In the summer of 1944, moving westward from the warfront, Vasyl Krychevskiy and his colleagues and students from the Fine Arts Studio in Lviv made a stopover in the historically Ukrainian Lemko region of eastern Poland. Decorating a local church built in 1789 offered the refugees a chance to earn an income. Krychevskiy used his skills as artist and architect here. The problem was with the high humidity inside the church that quickly damaged older frescoes. To avoid the recurrence of this misfortune, Krychevskiy insisted on building a drainage system in the building. One of the workers on that project – Serhiy Lytvynenko –recounts: ”We decorated it using ancient methods, we made the paints ourselves from plants, using Krychevskiy’s recipes.” The paints were mixed with cheese and egg yolk. They painted using the fresco technique. Krychevskiy supervised the placement of compositions and created the ornamental elements. And though this redecoration was a group effort (for instance, Mykola Butovych created the images of St. Constantin, St. Elena, Sts. Vladimir and Olga, while Leonid Perfetskiy painted the scene Jesus Christ in Gethsemane), Krychevskiy’s signature style defined the work - the church interior was clearly Ukrainian modernism. In 2014, these polychrome frescoes of Ukrainian artists were added to the list of historical and artistic monuments of Poland.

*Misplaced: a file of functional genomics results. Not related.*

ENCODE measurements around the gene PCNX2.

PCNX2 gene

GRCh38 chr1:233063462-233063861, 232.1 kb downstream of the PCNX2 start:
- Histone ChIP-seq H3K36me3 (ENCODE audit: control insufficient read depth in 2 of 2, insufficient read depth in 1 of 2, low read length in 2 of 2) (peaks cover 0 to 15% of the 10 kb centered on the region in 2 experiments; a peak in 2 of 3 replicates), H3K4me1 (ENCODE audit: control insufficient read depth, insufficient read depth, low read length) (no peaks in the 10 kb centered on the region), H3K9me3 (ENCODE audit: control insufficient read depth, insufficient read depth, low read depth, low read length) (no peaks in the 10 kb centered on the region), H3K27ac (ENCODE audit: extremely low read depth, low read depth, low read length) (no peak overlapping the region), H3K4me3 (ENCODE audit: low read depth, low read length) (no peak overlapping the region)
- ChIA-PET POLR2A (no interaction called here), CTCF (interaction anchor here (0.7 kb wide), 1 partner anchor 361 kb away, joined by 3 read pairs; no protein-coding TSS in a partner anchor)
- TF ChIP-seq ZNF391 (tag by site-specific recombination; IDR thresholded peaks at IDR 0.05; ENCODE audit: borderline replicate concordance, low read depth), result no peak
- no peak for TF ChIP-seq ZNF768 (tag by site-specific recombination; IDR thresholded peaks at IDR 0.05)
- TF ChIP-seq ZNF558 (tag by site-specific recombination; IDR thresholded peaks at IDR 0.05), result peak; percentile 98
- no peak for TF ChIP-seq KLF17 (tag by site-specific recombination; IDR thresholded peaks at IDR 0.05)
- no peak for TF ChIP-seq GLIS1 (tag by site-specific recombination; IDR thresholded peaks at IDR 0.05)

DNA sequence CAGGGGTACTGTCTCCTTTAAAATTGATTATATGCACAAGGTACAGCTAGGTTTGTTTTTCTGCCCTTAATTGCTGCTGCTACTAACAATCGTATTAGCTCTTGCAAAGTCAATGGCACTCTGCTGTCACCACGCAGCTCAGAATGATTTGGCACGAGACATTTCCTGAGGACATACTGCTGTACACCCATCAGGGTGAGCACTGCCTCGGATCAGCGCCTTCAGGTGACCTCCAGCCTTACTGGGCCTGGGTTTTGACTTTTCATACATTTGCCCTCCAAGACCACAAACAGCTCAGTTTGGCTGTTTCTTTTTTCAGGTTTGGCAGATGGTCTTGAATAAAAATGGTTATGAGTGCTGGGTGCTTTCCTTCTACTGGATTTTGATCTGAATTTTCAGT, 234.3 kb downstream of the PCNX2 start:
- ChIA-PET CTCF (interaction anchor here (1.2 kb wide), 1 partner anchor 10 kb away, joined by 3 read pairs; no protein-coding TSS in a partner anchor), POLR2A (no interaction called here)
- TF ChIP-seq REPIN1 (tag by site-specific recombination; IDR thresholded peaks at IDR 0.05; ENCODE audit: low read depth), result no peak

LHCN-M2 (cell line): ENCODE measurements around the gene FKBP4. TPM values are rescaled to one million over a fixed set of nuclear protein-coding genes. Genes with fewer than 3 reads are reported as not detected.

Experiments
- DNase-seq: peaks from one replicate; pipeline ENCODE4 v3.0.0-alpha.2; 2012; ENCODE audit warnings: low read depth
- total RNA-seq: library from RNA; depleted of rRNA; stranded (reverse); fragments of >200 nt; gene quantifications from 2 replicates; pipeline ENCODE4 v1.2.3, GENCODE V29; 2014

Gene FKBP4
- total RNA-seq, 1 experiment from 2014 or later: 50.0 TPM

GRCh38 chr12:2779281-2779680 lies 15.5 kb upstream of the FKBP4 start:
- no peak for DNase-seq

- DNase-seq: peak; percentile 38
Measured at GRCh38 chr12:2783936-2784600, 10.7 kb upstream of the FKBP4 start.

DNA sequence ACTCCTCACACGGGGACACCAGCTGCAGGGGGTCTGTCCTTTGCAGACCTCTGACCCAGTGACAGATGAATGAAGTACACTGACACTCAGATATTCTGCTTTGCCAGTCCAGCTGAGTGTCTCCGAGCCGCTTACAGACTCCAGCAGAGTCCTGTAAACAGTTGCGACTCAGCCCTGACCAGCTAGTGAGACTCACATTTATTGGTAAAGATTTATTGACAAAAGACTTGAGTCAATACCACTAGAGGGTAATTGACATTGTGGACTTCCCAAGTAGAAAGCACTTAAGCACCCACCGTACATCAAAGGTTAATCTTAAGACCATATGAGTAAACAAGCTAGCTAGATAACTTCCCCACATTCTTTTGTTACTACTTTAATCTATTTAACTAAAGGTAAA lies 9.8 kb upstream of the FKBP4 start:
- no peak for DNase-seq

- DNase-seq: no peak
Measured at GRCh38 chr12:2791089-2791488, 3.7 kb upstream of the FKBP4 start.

7Paris France1945

36 Rue de Verneuil, Paris, France

In the summer of 1945, after an exhausting yearlong odyssey as a refugee, Vasyl Krychevskiy and his wife Yevhenia, daughter Halyna and her family, finally found peace and shelter in France. At first, they stayed with the artist’s elder son Mykola Krychevskiy, also an artist, who had settled in Paris much earlier. Later, Krychevskiy would move to the Paris suburb of La Garenne-Colombes. He is now over 70. As the family made its way to Paris Krychevskiy had survived an air assault in which he lost a large part of his works: drawings, paintings, valuable books, articles, films and photos. But in France he managed to rebound so well from all of this that he overcame a bout of depression and began actively working again. In particular, he created the project of a monument to Ukrainians who had participated in the French Resistance. Around 150 works by Krychevskiy found their way into various private collections in Paris. Politician and entrepreneur Simon Sozontiv even wished to buy all the artist’s paintings and sketches for half a million francs, but Krychevskiy refused.